During the four-day trial, the State presented the testimony of Bergen County Police Sergeant James Mullin, one of the officers who effectuated the stop of defendant's automobile; Rupal Frank-Slotwinski, a forensic scientist with the New Jersey State Police who analyzed the drugs seized from defendant's vehicle; and Detective David Swan of the Bergen County Prosecutor's Office, an expert in the area of narcotics distribution and possession. The defense presented no witnesses. The evidence presented was that the officers pulled defendant over after they observed him speeding and driving erratically after exiting the George Washington Bridge onto Route 95. Officer Mullin smelled burnt marijuana while requesting driving credentials. Defendant admitted to having neither a license nor insurance card and gave the officer a false name. Defendant was directed to exit the vehicle and go to its rear where Officer Schacht was located.

Officer Mullin then proceeded to the passenger side and continued to smell marijuana as he spoke to the front seat passenger, Mark Whitley. After observing a marijuana blunt in the center console ashtray, and requesting Whitley to exit the vehicle, Officer Mullin observed sixteen bricks of what was identified as heroin on the floor in the area where the passenger had been seated. Defendant was charged, along with Whitley and the back seat passenger, Isaac Outen.

The arguments raised by defendant in Points I, III, and V are without sufficient merit to warrant discussion. R. 2:11-3(E)(2). There was no evidence elicited at the suppression hearing that would indicate defendant was illegally stopped on the basis of his race. On the contrary, there is more than ample evidence the officer observed defendant driving in an unsafe manner and thus had a reasonable and articulable suspicion to conduct an investigatory stop of defendant's vehicle. See State v. Halsey, 340 N.J. Super. 492, 495, 499 (App. Div. 2001) (officer had reasonable suspicion to stop the vehicle after observing it weaving in its lane, riding the lane markings, and tailgating the vehicle in front); State v. Smith, 306 N.J. Super. 370, 380 (App. Div. 1997) (officer was permitted to conduct an investigatory stop after observing the vehicle weave in and out of its lane). N.J.R.E. 404(b) is inapplicable to defendant's challenge to the evidence relating to his giving a false name upon being pulled over and the marijuana seized from the vehicle as such acts are components of the crime that was the subject of the trial. State v. Long, 173 N.J. 138, 161 (2002). Nor do we find the prosecutor's remark in summation regarding the "drug fairy" to be so egregious as to deny defendant a fair trial by improperly placing the burden of proof upon him and his co-defendants. State v. Frost, 158 N.J. 76, 83 (1999).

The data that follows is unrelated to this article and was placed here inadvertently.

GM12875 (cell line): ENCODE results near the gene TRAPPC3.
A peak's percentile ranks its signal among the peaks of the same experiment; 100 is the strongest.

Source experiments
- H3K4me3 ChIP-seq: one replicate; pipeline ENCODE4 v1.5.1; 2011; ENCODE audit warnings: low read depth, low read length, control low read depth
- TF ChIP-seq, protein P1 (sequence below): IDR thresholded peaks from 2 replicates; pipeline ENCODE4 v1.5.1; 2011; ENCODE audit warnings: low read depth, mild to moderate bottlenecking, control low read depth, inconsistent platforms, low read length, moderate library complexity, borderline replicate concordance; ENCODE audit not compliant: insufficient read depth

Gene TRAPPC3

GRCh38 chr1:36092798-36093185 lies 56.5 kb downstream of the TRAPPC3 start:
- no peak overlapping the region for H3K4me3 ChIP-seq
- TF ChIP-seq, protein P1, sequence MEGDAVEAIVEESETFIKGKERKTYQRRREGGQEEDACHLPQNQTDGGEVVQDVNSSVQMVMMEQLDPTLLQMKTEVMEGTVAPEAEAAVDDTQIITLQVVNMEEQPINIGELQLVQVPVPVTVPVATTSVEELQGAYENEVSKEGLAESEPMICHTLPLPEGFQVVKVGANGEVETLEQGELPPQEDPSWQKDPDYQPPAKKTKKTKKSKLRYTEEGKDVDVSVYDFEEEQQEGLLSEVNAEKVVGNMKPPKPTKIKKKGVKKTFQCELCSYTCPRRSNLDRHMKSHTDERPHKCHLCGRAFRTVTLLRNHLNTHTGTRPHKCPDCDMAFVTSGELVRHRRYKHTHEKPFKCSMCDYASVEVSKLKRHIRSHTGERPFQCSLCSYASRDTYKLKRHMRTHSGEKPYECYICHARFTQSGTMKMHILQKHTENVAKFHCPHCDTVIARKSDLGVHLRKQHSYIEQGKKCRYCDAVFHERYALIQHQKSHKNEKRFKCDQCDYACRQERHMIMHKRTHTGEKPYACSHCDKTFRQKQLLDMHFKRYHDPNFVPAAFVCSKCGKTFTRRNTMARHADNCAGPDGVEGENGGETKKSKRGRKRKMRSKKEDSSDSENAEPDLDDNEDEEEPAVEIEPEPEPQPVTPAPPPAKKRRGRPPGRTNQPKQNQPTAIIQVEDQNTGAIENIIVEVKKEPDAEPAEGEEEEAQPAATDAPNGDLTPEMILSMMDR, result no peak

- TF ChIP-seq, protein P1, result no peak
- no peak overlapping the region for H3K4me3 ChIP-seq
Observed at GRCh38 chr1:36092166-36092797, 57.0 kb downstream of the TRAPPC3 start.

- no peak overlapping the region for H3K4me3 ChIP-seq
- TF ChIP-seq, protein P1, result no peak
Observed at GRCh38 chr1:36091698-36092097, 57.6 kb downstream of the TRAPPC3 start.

We are further satisfied the jury was properly assembled from pools representing a fair cross-section of the community. Moreover, defendant failed to demonstrate a prima facie case of the State discriminatorily exercising its peremptory challenges under State v. Gilmore, 103 N.J. 508 (1986), to remove African American women from the jury.

Jury selection occurred on Thursday, September 30, 2004; Tuesday, October 5, 2004; and Wednesday, October 6, 2004. On September 30, the court questioned and excused members of the panel, and fourteen prospective jurors were preliminarily selected. Each party was then afforded the right to exercise its peremptory challenges. At the end of the first day of jury selection, which was the end of the trial week, Judge Conte excused all but the fourteen jurors who were in the box, noting he would have to get another panel in for the following week.

When voir dire commenced on Tuesday, defendant's attorney objected to the fact that the jurors who had not yet been questioned from the initial panel from the prior week had not returned for jury selection, claiming that using a new panel altered the random selection process. He requested the court to either dismiss the fourteen jurors in the box or to reassemble the prior panel. Judge Conte denied the motion, finding no reason to recall the old panel as defendant could not show that impartial jurors could not be obtained using the new panel and further noting defendant's lack of law to substantiate his objection.